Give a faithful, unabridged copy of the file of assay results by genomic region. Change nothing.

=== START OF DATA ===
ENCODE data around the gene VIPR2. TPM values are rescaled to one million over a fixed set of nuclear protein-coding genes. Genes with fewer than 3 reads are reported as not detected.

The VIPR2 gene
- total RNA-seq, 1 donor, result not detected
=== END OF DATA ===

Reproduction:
ENCODE data around the gene VIPR2. TPM values are rescaled to one million over a fixed set of nuclear protein-coding genes. Genes with fewer than 3 reads are reported as not detected.

The VIPR2 gene
- total RNA-seq, 1 donor, result not detected